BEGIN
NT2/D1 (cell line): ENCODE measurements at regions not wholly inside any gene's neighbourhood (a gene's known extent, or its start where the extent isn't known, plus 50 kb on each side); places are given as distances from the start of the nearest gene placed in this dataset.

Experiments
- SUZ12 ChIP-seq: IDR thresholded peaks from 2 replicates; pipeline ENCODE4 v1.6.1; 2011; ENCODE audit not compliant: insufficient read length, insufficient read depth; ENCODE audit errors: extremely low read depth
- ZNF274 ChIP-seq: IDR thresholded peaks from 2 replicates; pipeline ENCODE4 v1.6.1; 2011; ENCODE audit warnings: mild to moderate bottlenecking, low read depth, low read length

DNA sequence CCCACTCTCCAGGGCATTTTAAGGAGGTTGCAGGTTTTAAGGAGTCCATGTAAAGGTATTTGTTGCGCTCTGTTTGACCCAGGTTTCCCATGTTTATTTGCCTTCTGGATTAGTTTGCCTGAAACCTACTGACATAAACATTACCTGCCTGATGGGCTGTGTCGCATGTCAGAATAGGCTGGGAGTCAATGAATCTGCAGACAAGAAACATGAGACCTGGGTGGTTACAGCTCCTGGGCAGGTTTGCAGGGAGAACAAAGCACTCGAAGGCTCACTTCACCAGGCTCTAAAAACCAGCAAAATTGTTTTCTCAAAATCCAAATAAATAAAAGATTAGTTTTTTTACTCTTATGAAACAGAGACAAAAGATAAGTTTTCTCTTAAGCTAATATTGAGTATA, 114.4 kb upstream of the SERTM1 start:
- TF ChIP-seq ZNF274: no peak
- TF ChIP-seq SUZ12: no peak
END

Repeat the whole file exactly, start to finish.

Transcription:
NT2/D1 (cell line): ENCODE measurements at regions not wholly inside any gene's neighbourhood (a gene's known extent, or its start where the extent isn't known, plus 50 kb on each side); places are given as distances from the start of the nearest gene placed in this dataset.

Experiments
- SUZ12 ChIP-seq: IDR thresholded peaks from 2 replicates; pipeline ENCODE4 v1.6.1; 2011; ENCODE audit not compliant: insufficient read length, insufficient read depth; ENCODE audit errors: extremely low read depth
- ZNF274 ChIP-seq: IDR thresholded peaks from 2 replicates; pipeline ENCODE4 v1.6.1; 2011; ENCODE audit warnings: mild to moderate bottlenecking, low read depth, low read length

DNA sequence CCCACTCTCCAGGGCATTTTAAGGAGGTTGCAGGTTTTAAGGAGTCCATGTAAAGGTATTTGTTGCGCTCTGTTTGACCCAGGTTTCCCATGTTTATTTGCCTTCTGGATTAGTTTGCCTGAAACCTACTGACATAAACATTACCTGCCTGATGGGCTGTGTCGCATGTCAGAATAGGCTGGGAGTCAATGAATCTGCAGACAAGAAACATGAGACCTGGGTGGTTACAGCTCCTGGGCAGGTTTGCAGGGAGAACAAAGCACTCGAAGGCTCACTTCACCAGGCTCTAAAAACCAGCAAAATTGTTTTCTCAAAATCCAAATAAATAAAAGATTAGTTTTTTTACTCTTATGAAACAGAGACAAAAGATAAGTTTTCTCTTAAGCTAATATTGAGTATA, 114.4 kb upstream of the SERTM1 start:
- TF ChIP-seq ZNF274: no peak
- TF ChIP-seq SUZ12: no peak